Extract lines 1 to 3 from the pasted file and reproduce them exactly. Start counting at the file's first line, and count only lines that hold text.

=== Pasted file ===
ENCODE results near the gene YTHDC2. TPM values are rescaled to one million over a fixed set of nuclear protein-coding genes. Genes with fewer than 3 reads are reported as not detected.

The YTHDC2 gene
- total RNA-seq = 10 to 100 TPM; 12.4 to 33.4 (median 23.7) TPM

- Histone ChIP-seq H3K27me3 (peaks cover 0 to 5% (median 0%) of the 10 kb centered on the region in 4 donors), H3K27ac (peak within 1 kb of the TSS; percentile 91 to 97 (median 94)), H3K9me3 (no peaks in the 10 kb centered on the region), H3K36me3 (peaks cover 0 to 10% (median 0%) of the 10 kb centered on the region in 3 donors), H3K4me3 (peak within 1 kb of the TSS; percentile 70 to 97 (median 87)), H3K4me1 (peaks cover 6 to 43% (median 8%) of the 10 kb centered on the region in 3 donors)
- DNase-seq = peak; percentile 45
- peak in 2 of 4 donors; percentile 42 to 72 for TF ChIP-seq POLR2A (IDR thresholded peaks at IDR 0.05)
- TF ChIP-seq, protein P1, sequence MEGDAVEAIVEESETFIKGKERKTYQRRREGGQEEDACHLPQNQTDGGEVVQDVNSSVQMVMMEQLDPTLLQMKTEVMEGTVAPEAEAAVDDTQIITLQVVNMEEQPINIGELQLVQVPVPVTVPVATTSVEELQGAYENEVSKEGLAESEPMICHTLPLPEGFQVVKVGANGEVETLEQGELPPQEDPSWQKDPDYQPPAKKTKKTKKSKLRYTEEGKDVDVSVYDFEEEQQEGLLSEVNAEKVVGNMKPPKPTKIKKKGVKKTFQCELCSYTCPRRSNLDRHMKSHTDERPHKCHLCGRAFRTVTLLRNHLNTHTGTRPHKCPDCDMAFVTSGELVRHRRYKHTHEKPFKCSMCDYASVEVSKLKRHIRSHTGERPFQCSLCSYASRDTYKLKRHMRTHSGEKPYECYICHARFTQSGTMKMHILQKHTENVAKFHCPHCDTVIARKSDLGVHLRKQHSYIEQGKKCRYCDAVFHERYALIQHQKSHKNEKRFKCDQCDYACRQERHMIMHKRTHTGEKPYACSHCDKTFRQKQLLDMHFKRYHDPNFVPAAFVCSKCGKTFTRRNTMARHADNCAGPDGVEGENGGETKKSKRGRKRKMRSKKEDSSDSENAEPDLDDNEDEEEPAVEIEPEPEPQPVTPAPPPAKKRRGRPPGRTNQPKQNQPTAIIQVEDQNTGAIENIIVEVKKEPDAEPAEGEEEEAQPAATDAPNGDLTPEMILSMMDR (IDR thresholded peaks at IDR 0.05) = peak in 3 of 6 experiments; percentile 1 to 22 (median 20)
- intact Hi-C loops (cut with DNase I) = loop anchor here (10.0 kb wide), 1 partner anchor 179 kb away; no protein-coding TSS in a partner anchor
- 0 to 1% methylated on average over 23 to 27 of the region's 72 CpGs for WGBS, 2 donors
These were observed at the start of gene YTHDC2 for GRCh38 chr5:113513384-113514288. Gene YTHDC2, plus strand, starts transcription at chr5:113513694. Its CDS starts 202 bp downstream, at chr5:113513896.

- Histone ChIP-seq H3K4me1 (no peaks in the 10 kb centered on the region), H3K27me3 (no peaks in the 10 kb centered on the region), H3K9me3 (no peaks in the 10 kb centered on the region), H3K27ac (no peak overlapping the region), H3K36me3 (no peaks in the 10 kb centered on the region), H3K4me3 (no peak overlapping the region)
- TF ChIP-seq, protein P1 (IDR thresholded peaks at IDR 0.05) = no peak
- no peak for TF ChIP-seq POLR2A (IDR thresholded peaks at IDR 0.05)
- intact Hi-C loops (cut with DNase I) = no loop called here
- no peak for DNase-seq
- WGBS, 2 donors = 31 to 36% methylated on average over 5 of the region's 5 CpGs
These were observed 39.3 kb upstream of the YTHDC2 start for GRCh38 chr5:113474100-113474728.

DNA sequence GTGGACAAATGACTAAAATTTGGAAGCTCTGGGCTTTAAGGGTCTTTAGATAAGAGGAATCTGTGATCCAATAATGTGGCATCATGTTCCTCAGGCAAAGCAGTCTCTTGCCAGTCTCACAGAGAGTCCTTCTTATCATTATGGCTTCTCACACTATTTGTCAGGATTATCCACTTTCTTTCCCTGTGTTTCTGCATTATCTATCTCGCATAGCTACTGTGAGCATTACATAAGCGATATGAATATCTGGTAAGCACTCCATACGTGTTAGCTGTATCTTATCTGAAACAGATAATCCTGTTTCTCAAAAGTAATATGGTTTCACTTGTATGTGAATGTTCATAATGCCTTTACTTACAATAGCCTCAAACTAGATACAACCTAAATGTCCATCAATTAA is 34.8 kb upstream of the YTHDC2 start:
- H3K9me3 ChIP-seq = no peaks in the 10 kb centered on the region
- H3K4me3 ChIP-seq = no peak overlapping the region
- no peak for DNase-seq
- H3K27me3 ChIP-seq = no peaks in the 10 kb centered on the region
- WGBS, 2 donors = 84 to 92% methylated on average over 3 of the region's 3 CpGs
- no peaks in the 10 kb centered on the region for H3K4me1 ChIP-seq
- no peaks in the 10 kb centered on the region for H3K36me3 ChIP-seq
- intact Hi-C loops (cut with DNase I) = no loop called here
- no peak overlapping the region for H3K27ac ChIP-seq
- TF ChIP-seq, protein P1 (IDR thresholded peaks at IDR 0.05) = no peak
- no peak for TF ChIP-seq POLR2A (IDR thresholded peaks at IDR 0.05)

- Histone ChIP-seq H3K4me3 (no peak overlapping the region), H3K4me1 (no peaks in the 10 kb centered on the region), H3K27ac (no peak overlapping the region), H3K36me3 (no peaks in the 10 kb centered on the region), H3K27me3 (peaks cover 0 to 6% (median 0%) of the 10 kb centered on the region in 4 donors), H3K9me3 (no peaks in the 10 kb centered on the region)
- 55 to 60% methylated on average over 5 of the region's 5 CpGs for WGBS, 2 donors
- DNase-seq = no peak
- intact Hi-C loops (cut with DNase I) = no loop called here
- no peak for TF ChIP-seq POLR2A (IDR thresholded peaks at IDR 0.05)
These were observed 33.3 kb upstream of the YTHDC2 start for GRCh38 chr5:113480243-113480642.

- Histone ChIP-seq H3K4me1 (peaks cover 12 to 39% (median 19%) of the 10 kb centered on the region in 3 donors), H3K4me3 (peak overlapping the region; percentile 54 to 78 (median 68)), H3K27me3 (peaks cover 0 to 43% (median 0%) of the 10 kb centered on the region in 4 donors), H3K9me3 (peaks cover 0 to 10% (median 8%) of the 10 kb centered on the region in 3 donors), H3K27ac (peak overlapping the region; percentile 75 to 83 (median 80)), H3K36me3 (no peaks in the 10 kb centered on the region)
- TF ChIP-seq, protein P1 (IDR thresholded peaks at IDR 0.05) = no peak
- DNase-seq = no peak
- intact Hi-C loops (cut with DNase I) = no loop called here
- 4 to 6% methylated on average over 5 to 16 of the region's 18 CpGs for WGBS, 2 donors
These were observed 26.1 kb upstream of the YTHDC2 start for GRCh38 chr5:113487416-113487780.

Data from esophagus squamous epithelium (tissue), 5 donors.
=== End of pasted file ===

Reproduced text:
ENCODE results near the gene YTHDC2. TPM values are rescaled to one million over a fixed set of nuclear protein-coding genes. Genes with fewer than 3 reads are reported as not detected.

The YTHDC2 gene
- total RNA-seq = 10 to 100 TPM; 12.4 to 33.4 (median 23.7) TPM